Pascal Amanfo Talks About Movies in Ghana and Nigeria, God, and Settles the Jollof Debate

Press "Play" to listen to article
Getting your Trinity Audio player ready...
Spread the love

By Rhoda Krah

In the waning Ghana film industry, one name resonates with artistic brilliance and storytelling mastery — Pascal Amanfo. Hailing from faraway Awomanma in Owerri, Imo State, Nigeria, Amanfo has carved his niche as a prominent film director, screenwriter, and actor, with a significant impact on the local film industry. Amanfo’s journey to this point is as diverse as the landscapes of his heritage. Born to a mother from the Esan tribe of Edo State, his cultural roots run deep, enriching the narratives he weaves on the silver screen. His cinematic repertoire boasts an impressive array of films, each a testament to his artistic prowess and commitment to storytelling.

Among his notable works, “Fix Us” (2019), “Single and Married” (2012), and “If Tomorrow Never Comes” (2016) stand out as compelling pieces that have captivated audiences across borders. Amanfo’s storytelling transcends mere entertainment; it delves into the complexities of human relationships, societal dynamics, and the intricacies of life itself.

Beyond these celebrated works, Amanfo has left an indelible mark with films such as “Somewhere in Africa,” “Royal Messengers,” “House of God,” and many more. His ability to navigate diverse genres while maintaining a distinct voice has earned him accolades and admiration within the cinematic landscape.

Rhoda Krah met with Pascal Amanfo at the AUCC Department of Creative Arts-Film Directors Guild of Ghana Workshop organized by Afriwood Media held on the school’s Adabraka campus last Friday for an exclusive interview, exploring the inspirations behind his cinematic creations, the challenges he has faced, and his vision for the future of African filmmaking. Following are excerpts. Join us as we unravel the layers of this visionary filmmaker’s journey, from the roots of Awomanma to the heart of the Ghana film industry, where his talent continues to shine brightly.

Rhoda Krah: What inspired you to move to Ghana to become a film director?

Pascal Amanfo: Basically, it’s acting. I have been with the Ghana/Nigeria film industry for approximately 22 years, from being a writer to actor now director.

RK: What would you say are the main differences between Ghanaian and Nigerian movies?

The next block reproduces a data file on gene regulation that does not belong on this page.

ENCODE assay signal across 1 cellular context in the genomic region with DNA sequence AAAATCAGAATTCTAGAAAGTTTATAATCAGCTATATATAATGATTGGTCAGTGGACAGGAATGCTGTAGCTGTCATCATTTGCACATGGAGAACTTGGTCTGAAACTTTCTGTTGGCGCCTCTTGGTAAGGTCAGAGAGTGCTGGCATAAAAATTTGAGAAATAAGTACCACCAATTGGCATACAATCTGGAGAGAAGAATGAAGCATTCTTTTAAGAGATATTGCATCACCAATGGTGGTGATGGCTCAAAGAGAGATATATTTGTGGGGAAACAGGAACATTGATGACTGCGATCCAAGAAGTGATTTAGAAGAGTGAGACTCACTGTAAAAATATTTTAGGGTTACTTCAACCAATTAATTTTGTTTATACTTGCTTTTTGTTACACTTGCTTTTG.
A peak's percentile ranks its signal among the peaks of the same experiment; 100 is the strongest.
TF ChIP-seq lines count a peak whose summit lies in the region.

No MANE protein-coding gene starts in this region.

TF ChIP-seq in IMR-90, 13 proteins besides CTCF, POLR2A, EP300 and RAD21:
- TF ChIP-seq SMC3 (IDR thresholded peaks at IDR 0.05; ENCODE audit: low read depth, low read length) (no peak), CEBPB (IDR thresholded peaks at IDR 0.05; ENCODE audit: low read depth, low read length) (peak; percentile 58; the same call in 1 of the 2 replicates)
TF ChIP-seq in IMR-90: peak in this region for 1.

PA: I would say the main difference would have to be the mindset of the people on how they reflect on business. I would say because an average Nigerian is hustler and pushy, while Ghanaians are more relaxed and waiting for things to work out. So, it creates a difference in commerciality. And Nigerians engage more with their audience while Ghanaians don’t.

RK: What do you see as the unique challenges filmmakers face in Ghana?

PA: Ghanaians don’t have the numbers when it comes to film making, and the cost of living in Ghana is high. Hence, it is very expensive to make films as compared to Nigeria where for instance, renting shops have a lot of competition going on, where everyone wants the producers to purchase from them, so there is reduction everywhere you turn. In Ghana, there isn’t much competition with the renting shops leading to high renting prices of cameras.

I think filmmaking in Ghana is very relaxing and convenient because of the environment, enough power supply, and less traffic as compared to Nigeria where they’ve poor power, and serious traffic issues. They still have the big movie industry whiles Ghana has a small one, which I find troubling.

RK: What role does your Christian faith play in your movies?

PA: My faith has influenced how I see films and how my movies are being done. Although you aren’t going to watch my movie and hear God mentioned throughout, my movies just project the essence of life.

RK: What role would you say your filmmaking has played in the evolution of the Ghanaian movie industry?

PA: I have been able to cover a niche and see lives change, many talents born and built upon in the likes of Martha Ankomah who has made it big in the industry. When I shot my movie ‘Shakira’ in 2016, Martha had only six scenes in which four scenes she had no lines to say. Also, a student of the African University College of Communication, Bless Fortune: I always used to tell her that her talent will sell her, and she is doing very well now because of her talent.

RK: Can you highlight any upcoming projects or collaborations that you’re excited about?

PA: Recently, I have been doing faith films like ‘God is African’ which I’ve done the first already and the second part which will be premiered on 22nd December 2023 at the Accra Mall. The movie celebrates what God means to Africa, and it was shot in eight different cities in America in June, July.

RK: Ghana jollof or Nigeria jollof? And why?

PA: I recently got married to a Ghanaian, and she makes the best jollof, so I would choose Ghana jollof.

Leave a Reply

Your email address will not be published. Required fields are marked *